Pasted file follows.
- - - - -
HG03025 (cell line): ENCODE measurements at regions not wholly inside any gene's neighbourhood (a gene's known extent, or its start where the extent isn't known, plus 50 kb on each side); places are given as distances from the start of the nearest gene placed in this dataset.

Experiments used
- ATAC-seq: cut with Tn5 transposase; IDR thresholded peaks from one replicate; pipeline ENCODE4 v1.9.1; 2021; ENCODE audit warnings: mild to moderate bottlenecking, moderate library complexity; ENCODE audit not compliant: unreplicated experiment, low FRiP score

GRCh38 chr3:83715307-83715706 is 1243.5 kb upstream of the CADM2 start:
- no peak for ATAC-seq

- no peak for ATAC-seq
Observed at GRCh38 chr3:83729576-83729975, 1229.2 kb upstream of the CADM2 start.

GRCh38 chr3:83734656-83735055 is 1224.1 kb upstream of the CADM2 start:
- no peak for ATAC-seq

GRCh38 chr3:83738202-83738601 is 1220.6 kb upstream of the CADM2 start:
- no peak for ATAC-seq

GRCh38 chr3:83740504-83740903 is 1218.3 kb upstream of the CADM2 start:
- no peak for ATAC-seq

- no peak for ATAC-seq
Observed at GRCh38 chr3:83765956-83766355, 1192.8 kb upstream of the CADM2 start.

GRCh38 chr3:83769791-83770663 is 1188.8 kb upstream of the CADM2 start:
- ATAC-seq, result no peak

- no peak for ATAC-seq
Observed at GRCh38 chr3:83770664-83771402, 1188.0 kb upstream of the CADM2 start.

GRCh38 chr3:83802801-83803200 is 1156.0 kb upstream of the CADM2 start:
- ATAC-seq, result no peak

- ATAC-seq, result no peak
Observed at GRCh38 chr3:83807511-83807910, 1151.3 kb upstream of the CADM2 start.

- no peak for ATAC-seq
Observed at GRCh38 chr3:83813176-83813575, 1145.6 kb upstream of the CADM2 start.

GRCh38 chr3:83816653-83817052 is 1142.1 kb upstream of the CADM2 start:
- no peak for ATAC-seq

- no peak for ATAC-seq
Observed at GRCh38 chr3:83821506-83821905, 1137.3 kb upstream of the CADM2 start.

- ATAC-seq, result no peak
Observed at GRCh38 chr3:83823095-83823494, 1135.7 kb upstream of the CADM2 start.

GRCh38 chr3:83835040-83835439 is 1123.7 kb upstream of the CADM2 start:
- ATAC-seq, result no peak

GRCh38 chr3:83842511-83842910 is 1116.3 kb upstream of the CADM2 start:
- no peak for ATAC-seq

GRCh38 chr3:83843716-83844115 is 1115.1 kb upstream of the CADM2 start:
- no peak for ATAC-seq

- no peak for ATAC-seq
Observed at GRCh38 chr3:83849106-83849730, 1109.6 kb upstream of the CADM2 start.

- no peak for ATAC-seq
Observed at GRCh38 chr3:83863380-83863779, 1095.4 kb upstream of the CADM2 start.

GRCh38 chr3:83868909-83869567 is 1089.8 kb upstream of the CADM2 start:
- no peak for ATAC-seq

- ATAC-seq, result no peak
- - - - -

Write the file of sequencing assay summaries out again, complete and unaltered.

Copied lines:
HG03025 (cell line): ENCODE measurements at regions not wholly inside any gene's neighbourhood (a gene's known extent, or its start where the extent isn't known, plus 50 kb on each side); places are given as distances from the start of the nearest gene placed in this dataset.

Experiments used
- ATAC-seq: cut with Tn5 transposase; IDR thresholded peaks from one replicate; pipeline ENCODE4 v1.9.1; 2021; ENCODE audit warnings: mild to moderate bottlenecking, moderate library complexity; ENCODE audit not compliant: unreplicated experiment, low FRiP score

GRCh38 chr3:83715307-83715706 is 1243.5 kb upstream of the CADM2 start:
- no peak for ATAC-seq

- no peak for ATAC-seq
Observed at GRCh38 chr3:83729576-83729975, 1229.2 kb upstream of the CADM2 start.

GRCh38 chr3:83734656-83735055 is 1224.1 kb upstream of the CADM2 start:
- no peak for ATAC-seq

GRCh38 chr3:83738202-83738601 is 1220.6 kb upstream of the CADM2 start:
- no peak for ATAC-seq

GRCh38 chr3:83740504-83740903 is 1218.3 kb upstream of the CADM2 start:
- no peak for ATAC-seq

- no peak for ATAC-seq
Observed at GRCh38 chr3:83765956-83766355, 1192.8 kb upstream of the CADM2 start.

GRCh38 chr3:83769791-83770663 is 1188.8 kb upstream of the CADM2 start:
- ATAC-seq, result no peak

- no peak for ATAC-seq
Observed at GRCh38 chr3:83770664-83771402, 1188.0 kb upstream of the CADM2 start.

GRCh38 chr3:83802801-83803200 is 1156.0 kb upstream of the CADM2 start:
- ATAC-seq, result no peak

- ATAC-seq, result no peak
Observed at GRCh38 chr3:83807511-83807910, 1151.3 kb upstream of the CADM2 start.

- no peak for ATAC-seq
Observed at GRCh38 chr3:83813176-83813575, 1145.6 kb upstream of the CADM2 start.

GRCh38 chr3:83816653-83817052 is 1142.1 kb upstream of the CADM2 start:
- no peak for ATAC-seq

- no peak for ATAC-seq
Observed at GRCh38 chr3:83821506-83821905, 1137.3 kb upstream of the CADM2 start.

- ATAC-seq, result no peak
Observed at GRCh38 chr3:83823095-83823494, 1135.7 kb upstream of the CADM2 start.

GRCh38 chr3:83835040-83835439 is 1123.7 kb upstream of the CADM2 start:
- ATAC-seq, result no peak

GRCh38 chr3:83842511-83842910 is 1116.3 kb upstream of the CADM2 start:
- no peak for ATAC-seq

GRCh38 chr3:83843716-83844115 is 1115.1 kb upstream of the CADM2 start:
- no peak for ATAC-seq

- no peak for ATAC-seq
Observed at GRCh38 chr3:83849106-83849730, 1109.6 kb upstream of the CADM2 start.

- no peak for ATAC-seq
Observed at GRCh38 chr3:83863380-83863779, 1095.4 kb upstream of the CADM2 start.

GRCh38 chr3:83868909-83869567 is 1089.8 kb upstream of the CADM2 start:
- no peak for ATAC-seq

- ATAC-seq, result no peak